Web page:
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I found the following sentence in a book :

Whenever the heap manager runs out of committed space in the heap segment, it explicitly commits more memory and divides the newly committed space into blocks as more and more allocations are requested

Does this mean when a block is allocated in the segment the virtual memory used by the user and the metadata isn't considered committed anymore ?

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Huh? Your sentence kind of fell apart at the end. –  David Schwartz Nov 3 '13 at 12:39
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If you want to know how Windows deals with ram watch the talk by Mark Russinovich –  Mgetz Nov 3 '13 at 12:54

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This is from the advanced windows debugging book I take it, not sure what you mean as you get kind of vague towards the end, however what it basically means is as follows:

When you allocate heap space the contents of the heap are not necessarily pre-determined, so you can use that allocated space as you see fit: for example, I allocate 1 megabyte of heap memory, and I then decide to populate that space with only 512k or data, that would mean I have committed half of my allocated heap, leaving a further 512k free. That memory will still show as being utilised to the OS because I have explicitly set the heap allocation to 1024k, however next time I use that same space I could use more or less than the 512k I utilised last time, up to the amount I have allocated for use. The amount you use at a given point is the commit, the amount you have set aside is the allocation.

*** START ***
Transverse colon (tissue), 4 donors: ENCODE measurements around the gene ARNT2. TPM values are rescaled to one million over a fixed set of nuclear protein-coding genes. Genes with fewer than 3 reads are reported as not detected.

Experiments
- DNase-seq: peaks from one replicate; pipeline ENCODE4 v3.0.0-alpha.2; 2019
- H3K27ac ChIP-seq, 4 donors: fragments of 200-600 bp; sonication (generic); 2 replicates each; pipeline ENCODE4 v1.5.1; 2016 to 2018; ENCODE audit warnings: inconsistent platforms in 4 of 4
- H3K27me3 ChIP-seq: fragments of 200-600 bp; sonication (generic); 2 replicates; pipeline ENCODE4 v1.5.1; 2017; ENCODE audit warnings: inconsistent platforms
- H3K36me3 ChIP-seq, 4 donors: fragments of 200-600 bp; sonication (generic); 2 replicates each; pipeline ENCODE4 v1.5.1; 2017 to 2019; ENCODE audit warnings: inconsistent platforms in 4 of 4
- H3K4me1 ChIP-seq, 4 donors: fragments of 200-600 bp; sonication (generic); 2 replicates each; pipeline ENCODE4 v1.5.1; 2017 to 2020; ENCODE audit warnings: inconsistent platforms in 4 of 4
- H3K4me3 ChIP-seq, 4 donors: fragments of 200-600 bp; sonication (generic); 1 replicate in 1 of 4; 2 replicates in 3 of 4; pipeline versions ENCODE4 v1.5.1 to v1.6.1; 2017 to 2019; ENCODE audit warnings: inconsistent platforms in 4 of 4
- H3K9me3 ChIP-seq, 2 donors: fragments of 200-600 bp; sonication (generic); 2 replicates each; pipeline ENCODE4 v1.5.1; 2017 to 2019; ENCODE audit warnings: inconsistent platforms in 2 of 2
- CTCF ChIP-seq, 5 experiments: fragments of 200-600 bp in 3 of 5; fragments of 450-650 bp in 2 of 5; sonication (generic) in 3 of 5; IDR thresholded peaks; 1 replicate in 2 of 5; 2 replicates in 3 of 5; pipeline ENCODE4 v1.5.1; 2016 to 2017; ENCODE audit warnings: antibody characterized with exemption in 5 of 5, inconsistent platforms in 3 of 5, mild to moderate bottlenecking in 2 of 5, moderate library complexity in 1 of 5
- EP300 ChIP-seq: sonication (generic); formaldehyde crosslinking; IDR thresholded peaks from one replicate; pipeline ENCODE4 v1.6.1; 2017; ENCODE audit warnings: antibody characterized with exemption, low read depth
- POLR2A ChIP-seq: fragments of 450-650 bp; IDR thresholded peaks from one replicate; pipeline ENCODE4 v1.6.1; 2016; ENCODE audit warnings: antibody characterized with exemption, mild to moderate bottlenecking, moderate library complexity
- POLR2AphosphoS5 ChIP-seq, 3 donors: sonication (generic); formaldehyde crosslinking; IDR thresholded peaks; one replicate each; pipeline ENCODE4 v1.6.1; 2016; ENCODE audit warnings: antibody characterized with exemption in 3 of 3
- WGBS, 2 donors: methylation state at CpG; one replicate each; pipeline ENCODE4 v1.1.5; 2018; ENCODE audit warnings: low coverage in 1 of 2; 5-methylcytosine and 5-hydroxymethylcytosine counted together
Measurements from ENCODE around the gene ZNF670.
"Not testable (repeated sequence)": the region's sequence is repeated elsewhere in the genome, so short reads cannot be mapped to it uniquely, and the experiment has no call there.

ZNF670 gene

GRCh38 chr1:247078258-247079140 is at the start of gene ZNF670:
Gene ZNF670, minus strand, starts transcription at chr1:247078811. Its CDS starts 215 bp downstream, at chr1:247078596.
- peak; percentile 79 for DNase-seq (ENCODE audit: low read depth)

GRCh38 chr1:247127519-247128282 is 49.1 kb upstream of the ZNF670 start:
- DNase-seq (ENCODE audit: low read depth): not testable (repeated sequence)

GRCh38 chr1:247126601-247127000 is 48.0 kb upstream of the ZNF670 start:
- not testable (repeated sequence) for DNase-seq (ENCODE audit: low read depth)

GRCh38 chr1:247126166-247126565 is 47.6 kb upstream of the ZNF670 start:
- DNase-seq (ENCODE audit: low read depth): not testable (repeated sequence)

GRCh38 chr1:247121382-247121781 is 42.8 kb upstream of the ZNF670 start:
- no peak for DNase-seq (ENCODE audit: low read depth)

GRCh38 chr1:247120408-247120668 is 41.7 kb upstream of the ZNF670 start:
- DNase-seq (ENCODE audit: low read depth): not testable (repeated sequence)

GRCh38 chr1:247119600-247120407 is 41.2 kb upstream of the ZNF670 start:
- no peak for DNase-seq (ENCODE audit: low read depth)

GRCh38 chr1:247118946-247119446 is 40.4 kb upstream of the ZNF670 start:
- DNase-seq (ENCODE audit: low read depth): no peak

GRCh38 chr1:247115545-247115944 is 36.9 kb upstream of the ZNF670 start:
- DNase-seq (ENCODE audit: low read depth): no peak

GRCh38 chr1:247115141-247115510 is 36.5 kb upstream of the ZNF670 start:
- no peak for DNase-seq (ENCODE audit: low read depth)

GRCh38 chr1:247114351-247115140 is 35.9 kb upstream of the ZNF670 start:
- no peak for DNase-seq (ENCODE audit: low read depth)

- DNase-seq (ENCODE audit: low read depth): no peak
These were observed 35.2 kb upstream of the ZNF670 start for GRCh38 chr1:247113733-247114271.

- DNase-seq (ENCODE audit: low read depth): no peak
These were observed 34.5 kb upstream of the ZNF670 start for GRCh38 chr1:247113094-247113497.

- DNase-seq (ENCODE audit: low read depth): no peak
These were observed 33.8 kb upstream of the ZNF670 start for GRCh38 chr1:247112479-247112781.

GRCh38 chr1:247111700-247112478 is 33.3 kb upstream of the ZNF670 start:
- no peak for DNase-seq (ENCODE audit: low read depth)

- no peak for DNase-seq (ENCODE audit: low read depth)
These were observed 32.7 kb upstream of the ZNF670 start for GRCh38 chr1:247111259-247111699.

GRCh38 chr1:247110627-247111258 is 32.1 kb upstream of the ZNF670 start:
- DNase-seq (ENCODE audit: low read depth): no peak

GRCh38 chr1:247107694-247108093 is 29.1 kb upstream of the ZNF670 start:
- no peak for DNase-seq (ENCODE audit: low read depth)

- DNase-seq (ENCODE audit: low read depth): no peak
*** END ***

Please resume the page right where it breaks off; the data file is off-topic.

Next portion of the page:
This is all much much simplified, and I would recommend reading such sources as:

As good sources to get you started on memory and its usage in C++.

If there is anything specific or more detail you can think of (your question is a bit unclear) then let me know and I will get back to you as soon as possible.

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No. Allocated blocks are part of committed memory.

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